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Creative Business Solutions
To Help You Fight COVID-19

With many small businesses in full survival mode at best, most have explored a variety of adjustments that might help them survive one of the worst economic downturns in almost 90 years.

Clearly, the situation calls for at least considering every possible option. Here are some ideas that might help, if not directly then by leading to other strategies that may work for your business.

An obvious need involves improving cash flow, which for many is low and heading lower. There are, however, a few resources that might help you keep the lights on and your hopes alive.

Financial Programs

By now you’ve heard tons of news on the federal Small Business Administration and their programs. Most of these solutions are facing backups because so many are trying to access them. However, the situation changes almost daily so you should continue to check, focusing especially on programs that may help you.

SBA Disaster Assistance Loans are one area to start. For more information, contact the SBA’s disaster assistance customer service center by calling 1-800-659-2955 (TTY: 1-800-877-8339), or e-mail disastercustomerservice@sba.gov. You can also learn more about other SBA offerings and programs by the state of Missouri on this MSBF web page.

Another option is to apply for a line of credit. If available, this can offer more flexibility than many loans.

Don’t forget to look for corporate assistance. Facebook has announced a small business grants program totaling $100 million in cash grants and advertising credits to help small businesses with the challenges of COVID-19. Quickbooks has set up a resource center to provide information, tools and support. Several large banks, including Capital One, Wells Fargo and Citibank, have announced plans to work with customers facing financial difficulty. Check these and research others, especially with organizations you already deal with.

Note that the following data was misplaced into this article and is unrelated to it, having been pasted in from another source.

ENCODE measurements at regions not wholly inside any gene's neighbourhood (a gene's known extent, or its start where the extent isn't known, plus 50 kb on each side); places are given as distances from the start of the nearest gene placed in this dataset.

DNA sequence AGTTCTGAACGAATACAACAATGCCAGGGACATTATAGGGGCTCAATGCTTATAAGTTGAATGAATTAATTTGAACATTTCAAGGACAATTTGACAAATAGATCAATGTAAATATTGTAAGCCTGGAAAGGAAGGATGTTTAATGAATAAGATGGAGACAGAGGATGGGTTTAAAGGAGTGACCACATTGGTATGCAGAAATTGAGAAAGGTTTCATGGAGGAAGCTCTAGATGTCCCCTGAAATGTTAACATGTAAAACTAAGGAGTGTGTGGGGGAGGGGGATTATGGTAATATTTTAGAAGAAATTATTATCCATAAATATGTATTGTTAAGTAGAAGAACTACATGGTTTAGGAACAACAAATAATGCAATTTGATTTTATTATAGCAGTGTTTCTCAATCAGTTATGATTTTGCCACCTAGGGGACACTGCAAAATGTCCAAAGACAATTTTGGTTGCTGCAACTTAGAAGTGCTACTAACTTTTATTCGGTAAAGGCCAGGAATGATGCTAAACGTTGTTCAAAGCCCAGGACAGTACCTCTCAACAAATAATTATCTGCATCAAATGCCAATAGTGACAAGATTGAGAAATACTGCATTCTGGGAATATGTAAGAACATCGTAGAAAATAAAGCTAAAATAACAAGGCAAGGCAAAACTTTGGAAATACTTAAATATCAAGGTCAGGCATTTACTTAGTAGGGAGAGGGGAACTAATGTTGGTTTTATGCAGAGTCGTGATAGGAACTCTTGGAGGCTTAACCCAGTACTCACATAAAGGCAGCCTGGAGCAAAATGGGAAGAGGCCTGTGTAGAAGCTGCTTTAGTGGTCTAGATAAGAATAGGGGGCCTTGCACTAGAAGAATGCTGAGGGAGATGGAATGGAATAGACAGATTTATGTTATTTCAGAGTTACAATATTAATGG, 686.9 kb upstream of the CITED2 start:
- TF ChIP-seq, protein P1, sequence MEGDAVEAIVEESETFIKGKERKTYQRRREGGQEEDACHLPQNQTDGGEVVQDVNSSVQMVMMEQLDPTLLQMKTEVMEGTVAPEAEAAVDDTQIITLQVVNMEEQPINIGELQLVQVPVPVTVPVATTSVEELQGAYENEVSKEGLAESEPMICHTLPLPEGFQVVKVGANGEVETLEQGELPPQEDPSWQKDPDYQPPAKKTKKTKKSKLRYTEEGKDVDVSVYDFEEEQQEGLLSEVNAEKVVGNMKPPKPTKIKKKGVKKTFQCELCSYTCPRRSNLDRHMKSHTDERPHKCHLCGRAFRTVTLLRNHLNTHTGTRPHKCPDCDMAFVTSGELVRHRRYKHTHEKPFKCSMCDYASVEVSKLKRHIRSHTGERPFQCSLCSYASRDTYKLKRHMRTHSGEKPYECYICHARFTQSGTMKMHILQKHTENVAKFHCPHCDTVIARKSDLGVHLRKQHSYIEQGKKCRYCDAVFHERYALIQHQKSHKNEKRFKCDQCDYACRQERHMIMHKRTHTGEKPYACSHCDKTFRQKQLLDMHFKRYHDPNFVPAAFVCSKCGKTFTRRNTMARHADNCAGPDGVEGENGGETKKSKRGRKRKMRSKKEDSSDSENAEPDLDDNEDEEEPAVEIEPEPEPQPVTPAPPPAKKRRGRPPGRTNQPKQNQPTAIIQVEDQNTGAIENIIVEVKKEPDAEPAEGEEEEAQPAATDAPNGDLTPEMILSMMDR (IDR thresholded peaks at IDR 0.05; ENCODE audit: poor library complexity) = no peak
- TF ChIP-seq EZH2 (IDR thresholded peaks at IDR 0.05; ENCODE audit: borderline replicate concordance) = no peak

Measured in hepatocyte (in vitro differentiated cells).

Get Creative

Many businesses are examining non-traditional strategies to add new earnings and make what cash they have last longer. These efforts are very industry dependent – think restaurants switching to carryout, delivery, or both. Some of these ideas can work for nearly any business and include other steps like eliminating all but necessary rental services and work-from-home options. You can also offer your customers gift cards or other certificates for later services or goods.

This brings up another option: Find leads and customers ahead of time. This may sound farfetched, but while other businesses are desperately searching for cash where there isn’t much, you might be better off looking two, three or even six months ahead. Consider looking for new customers whether they would be attracted by your current offerings or perhaps represent a change of direction, especially one that you could access without significant disruption to your current market.

This is not easy since it requires some vision, forecasting and even guesswork. However, the current example of restaurants switching, often entirely, to carry out is a good example. The switch is apt to benefit many even after the virus and economic slowdown recedes. Many other services are “portable” or can be exchanged without concern for social distancing, including everything from professional services to  outside efforts like landscaping.

One aspect that’s become obvious is that the internet and social media marketing are no longer optional. Although phone calls help, many of the above strategies are essentially impossible without a website. If you don’t have one, get one. If you have one or plan one, make sure it is interactive and displays your products and services as fully as possible – think of an online menu.

The big web issue for many small businesses will be interactivity – the ability of the website to “conduct” transactions or at least take customer information via interactive forms. This is not new technology, but can be a challenge for small businesses so a little research may be needed. If you need outside help, get it. You’ll be rewarded with business you’re now missing.

Focus on Your Markets

One of the most difficult aspects of all this is that it’s very possible none of these specific examples will help your business. You will almost certainly need to brainstorm for an exact fit for your business, but hopefully you’ll get enough ideas to plot a successful course for your venture.


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Midwest Small Busness Finance | 7001 N Locust St. | Gladstone, MO 64118 | Phone: 816-468-4989